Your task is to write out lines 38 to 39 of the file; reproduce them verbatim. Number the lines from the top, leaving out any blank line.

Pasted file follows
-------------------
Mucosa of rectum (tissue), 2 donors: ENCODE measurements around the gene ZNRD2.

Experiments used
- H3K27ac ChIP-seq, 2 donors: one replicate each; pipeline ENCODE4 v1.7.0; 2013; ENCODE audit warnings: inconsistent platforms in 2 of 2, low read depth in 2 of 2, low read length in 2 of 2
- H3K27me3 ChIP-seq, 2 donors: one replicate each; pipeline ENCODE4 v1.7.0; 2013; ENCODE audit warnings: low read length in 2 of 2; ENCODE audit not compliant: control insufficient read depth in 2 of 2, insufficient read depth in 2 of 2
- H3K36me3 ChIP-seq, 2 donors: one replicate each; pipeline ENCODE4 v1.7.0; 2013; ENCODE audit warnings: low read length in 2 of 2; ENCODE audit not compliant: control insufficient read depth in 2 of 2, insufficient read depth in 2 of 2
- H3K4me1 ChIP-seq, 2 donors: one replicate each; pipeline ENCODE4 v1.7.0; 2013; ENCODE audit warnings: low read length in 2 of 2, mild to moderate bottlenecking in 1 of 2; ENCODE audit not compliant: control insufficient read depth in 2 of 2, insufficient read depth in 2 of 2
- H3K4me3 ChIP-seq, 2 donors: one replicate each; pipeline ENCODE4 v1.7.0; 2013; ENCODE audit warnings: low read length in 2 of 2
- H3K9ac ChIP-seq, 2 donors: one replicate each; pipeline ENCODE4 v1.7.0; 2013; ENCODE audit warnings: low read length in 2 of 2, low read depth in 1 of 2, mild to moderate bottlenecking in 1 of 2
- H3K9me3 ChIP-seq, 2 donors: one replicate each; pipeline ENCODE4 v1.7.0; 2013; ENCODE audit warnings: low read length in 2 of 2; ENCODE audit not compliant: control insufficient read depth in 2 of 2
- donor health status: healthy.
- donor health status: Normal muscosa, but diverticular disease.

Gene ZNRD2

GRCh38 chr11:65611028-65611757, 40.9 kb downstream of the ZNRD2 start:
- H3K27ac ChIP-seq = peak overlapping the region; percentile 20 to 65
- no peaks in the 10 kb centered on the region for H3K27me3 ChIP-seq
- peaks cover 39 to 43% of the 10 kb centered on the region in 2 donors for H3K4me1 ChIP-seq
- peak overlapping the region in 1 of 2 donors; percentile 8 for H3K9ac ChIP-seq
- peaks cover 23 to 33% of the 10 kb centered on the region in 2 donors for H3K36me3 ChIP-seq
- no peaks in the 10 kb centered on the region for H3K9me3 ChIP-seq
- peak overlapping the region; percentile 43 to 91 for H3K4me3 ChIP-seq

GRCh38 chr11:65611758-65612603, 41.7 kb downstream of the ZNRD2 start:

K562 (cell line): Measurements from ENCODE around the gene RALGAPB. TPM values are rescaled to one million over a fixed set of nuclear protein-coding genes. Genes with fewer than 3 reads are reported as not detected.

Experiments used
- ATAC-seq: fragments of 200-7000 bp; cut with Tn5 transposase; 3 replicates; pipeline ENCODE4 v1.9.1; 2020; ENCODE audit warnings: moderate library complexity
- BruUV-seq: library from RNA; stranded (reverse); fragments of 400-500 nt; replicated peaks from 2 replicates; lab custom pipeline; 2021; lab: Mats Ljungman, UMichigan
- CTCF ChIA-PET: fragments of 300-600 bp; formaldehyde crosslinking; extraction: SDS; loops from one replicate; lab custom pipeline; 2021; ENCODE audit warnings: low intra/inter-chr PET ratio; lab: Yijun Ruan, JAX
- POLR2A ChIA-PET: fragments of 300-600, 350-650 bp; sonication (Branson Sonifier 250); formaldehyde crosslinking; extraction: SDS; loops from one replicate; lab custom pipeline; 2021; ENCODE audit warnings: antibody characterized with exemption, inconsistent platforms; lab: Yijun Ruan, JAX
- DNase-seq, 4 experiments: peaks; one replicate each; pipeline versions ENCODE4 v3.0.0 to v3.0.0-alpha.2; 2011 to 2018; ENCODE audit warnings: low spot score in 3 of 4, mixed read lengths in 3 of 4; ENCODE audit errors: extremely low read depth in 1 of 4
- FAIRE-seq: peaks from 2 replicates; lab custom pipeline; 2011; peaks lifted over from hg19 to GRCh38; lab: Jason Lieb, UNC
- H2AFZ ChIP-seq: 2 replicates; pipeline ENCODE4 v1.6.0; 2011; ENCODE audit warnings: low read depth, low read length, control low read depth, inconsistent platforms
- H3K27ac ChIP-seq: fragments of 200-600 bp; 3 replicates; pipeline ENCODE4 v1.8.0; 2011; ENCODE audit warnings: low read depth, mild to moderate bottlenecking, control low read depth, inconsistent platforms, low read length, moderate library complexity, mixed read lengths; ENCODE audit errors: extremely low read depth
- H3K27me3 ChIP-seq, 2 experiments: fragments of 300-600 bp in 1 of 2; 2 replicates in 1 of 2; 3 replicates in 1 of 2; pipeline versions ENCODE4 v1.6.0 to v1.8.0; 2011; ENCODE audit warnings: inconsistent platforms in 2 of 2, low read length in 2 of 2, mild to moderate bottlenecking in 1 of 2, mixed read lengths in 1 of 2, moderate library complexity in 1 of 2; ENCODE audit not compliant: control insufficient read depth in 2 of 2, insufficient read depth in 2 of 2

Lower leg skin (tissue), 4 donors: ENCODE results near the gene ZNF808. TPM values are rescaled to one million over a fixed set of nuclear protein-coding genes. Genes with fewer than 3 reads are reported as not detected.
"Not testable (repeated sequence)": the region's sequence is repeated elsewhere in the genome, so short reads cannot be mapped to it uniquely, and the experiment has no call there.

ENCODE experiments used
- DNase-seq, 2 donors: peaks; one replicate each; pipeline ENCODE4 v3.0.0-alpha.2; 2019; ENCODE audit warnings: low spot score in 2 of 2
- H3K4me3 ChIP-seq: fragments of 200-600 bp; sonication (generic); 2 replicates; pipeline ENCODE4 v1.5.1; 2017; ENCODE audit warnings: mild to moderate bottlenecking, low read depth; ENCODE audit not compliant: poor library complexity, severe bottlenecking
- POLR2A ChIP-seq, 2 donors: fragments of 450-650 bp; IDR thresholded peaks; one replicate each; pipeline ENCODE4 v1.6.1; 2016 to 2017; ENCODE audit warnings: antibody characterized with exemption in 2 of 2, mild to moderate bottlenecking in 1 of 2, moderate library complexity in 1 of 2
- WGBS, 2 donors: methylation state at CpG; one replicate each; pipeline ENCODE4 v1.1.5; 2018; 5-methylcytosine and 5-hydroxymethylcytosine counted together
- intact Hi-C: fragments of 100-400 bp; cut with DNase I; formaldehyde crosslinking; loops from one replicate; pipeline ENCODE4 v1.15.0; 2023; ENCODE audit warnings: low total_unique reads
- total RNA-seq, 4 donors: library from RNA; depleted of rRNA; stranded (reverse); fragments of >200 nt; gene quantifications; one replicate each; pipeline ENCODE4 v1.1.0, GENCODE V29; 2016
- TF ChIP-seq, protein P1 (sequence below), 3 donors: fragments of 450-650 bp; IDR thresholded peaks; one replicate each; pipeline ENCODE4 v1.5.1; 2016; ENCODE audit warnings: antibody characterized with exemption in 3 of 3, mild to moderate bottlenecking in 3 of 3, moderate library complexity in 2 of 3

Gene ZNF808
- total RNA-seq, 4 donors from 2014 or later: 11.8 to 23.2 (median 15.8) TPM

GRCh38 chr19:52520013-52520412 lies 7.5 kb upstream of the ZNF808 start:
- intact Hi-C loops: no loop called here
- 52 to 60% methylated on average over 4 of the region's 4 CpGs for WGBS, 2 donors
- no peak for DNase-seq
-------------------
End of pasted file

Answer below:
- POLR2A ChIP-seq, 2 donors: fragments of 450-650 bp; IDR thresholded peaks; one replicate each; pipeline ENCODE4 v1.6.1; 2016 to 2017; ENCODE audit warnings: antibody characterized with exemption in 2 of 2, mild to moderate bottlenecking in 1 of 2, moderate library complexity in 1 of 2
- WGBS, 2 donors: methylation state at CpG; one replicate each; pipeline ENCODE4 v1.1.5; 2018; 5-methylcytosine and 5-hydroxymethylcytosine counted together